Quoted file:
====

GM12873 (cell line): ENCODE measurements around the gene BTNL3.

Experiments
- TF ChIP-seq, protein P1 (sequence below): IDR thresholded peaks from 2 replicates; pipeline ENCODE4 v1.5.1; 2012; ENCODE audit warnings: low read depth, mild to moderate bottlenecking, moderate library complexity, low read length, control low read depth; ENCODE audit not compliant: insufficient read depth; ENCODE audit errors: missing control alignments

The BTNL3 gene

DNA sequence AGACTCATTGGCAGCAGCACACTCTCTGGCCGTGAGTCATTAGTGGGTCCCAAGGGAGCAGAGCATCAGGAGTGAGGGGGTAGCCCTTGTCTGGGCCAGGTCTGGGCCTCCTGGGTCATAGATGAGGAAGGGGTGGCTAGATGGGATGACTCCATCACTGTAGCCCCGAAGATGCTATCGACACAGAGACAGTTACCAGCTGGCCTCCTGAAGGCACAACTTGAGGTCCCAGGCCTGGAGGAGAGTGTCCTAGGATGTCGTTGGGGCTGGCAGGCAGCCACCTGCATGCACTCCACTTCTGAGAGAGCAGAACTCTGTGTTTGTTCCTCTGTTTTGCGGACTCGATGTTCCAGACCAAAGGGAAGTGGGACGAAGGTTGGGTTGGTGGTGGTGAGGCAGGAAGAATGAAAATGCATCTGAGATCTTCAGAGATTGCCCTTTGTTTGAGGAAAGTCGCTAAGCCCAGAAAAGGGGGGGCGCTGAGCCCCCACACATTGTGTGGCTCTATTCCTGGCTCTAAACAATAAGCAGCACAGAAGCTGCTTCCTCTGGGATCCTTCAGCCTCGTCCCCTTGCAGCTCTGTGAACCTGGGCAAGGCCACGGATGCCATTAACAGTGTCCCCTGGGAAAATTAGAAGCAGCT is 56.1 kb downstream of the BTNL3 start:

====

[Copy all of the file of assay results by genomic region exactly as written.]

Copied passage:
GM12873 (cell line): ENCODE measurements around the gene BTNL3.

Experiments
- TF ChIP-seq, protein P1 (sequence below): IDR thresholded peaks from 2 replicates; pipeline ENCODE4 v1.5.1; 2012; ENCODE audit warnings: low read depth, mild to moderate bottlenecking, moderate library complexity, low read length, control low read depth; ENCODE audit not compliant: insufficient read depth; ENCODE audit errors: missing control alignments

The BTNL3 gene

DNA sequence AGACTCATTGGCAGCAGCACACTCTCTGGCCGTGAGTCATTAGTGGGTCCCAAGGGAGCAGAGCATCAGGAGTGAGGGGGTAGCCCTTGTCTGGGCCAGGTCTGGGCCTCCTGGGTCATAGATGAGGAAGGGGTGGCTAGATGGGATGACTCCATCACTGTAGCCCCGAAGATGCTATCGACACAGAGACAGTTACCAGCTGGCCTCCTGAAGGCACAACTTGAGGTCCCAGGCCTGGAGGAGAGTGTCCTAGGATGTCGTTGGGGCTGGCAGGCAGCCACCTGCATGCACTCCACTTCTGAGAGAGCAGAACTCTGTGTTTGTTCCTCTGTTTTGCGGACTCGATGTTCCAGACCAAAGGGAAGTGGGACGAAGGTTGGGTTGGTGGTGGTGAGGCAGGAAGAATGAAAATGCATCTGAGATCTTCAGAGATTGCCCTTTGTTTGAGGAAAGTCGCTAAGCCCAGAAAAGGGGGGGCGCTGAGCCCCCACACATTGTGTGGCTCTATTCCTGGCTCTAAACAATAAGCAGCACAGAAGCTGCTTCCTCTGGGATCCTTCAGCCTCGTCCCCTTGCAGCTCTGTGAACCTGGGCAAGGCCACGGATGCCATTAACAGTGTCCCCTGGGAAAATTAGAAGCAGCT is 56.1 kb downstream of the BTNL3 start: